MANILA, Philippines - Sexual role-playing is an activity that is certain to be on the minds of millions of couples that feel that their sex lives need a bit of a boost.
"Sexual role-playing can be a healthy way of putting the spark back into a couple's love life," psychologist Ephraim Gochangco said.
"There are a number of issues that couples have to understand before entering into it. Both women and men, especially in highly religious communities have great hang-ups about veering away from the 'strictly missionary' life," she added.
Gochangco enumerated a number of couples' usses that must be resolved before embarking on sexual role-playing.
1. Trust issues. First is a fear that your partner will laugh at you. Trust is an essential part of a relationship, and thus should also apply to a couple's sex life. Role-playing is a form of play and adventure and should be looked upon as such.
You should trust your partner enough to participate fully in this intimate moment.-- and will keep it private.
2. Infidelity? Second is that role-playing is a form of infidelity since your partner will be making love with a character-- someone you're not. Couples are simply playing roles here, so infidelity should not be an issue.
In fact, role-playing is an effective way for individuals to keep from straying. When people are happy (when their physical and emotional needs are fulfilled), there would be less reason to look for sexual partners outside the relationship.
3. Is it a sin? There is no winning this argument. If your partner is puritanical about sex, stick to the missionary position. What this issue underscores is that you must know your partner well.
A conservative partner may want more romantic scenarios while adventurous ones could pursue "wilder" fantasies.
For example, Gochangco said some women fantasize about the scenario of being raped (paradoxically by a partner they love and trust). It is hence, more about the feeling of being dominated than the actual act of rape.
"The desire to enact a rape fantasy should not be taken as a desire to be raped. Remember, most almost all sexual fantasies are just that--fantasis. A rape fantasy is usually the result of a woman's desire to relinquish responsibility from the day-to-day pressure of having to be in charge," he said.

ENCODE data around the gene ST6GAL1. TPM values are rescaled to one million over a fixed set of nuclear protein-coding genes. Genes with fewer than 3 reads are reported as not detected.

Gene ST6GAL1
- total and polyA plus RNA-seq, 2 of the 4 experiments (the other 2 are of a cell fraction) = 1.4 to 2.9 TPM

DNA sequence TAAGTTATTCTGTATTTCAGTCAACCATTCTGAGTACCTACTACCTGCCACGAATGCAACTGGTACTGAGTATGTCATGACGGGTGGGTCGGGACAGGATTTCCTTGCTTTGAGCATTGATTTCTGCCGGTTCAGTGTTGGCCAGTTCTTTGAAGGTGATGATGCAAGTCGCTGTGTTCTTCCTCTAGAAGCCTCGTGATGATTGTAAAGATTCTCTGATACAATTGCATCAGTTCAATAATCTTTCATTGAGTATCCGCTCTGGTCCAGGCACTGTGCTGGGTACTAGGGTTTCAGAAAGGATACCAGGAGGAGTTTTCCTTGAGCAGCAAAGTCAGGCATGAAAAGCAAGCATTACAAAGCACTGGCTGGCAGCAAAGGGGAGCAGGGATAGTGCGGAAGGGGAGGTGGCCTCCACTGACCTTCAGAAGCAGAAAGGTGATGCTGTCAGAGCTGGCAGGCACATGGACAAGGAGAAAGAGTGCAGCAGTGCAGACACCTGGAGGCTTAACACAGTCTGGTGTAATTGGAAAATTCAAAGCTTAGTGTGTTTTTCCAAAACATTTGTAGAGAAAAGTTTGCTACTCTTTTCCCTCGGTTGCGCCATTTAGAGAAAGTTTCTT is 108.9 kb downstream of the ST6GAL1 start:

"Likewise, a man who fantasizes dominating someone else may be his way of temporarily exercising a degree of control. Fantasies should have boundaries in order to be safe and effective," Gochangco said.
Here are some tips for couples who want to explore role-playing in the bedroom:
1. Start slow. Not ready to play slave-and-master? You can always start with something less dramatic like a scenario between a teacher and student. Also, if you are not ready to dress up for the part, you can start by changing your usual dialogue to simulate the roles you have chosen to play.
2. Encourage your partner. Appeal to your partner's best features. If you think your partner has a great body, you could say, "I always thought your breasts were gorgeous! I can imagine you in a harem girl's outfit or a cheerleader's uniform! You would take my breath away!"
3. Be sensitive. Always be conscious of your partner's comfort level. If you feel that he or she can really get into the act, then go to the next level by being more bold with your words or consider dressing up for the part you're playing. If you feel that role-play makes your partner uncomfortable, step back until your partner is comfortable enough to pursue it further.
4. Team sport. Take time out to find what your partner's fantasy is. Chances are, it would be easier to convince your partner to role-play with you if you are following his or her choices instead of your own.
5. Visual aids. Watch a romantic or erotic movie to get you in the mood. Visual and aural (sound) stimulation heightens a person's ability to take on a role.
If anything, Gochangco said, role-play and fantasy exploration should allow a person to "unleash their alter ego" and "explore their sexuality in a trusting environment." Report based on METRO Magazine's December 2008 to January 2009 issue.
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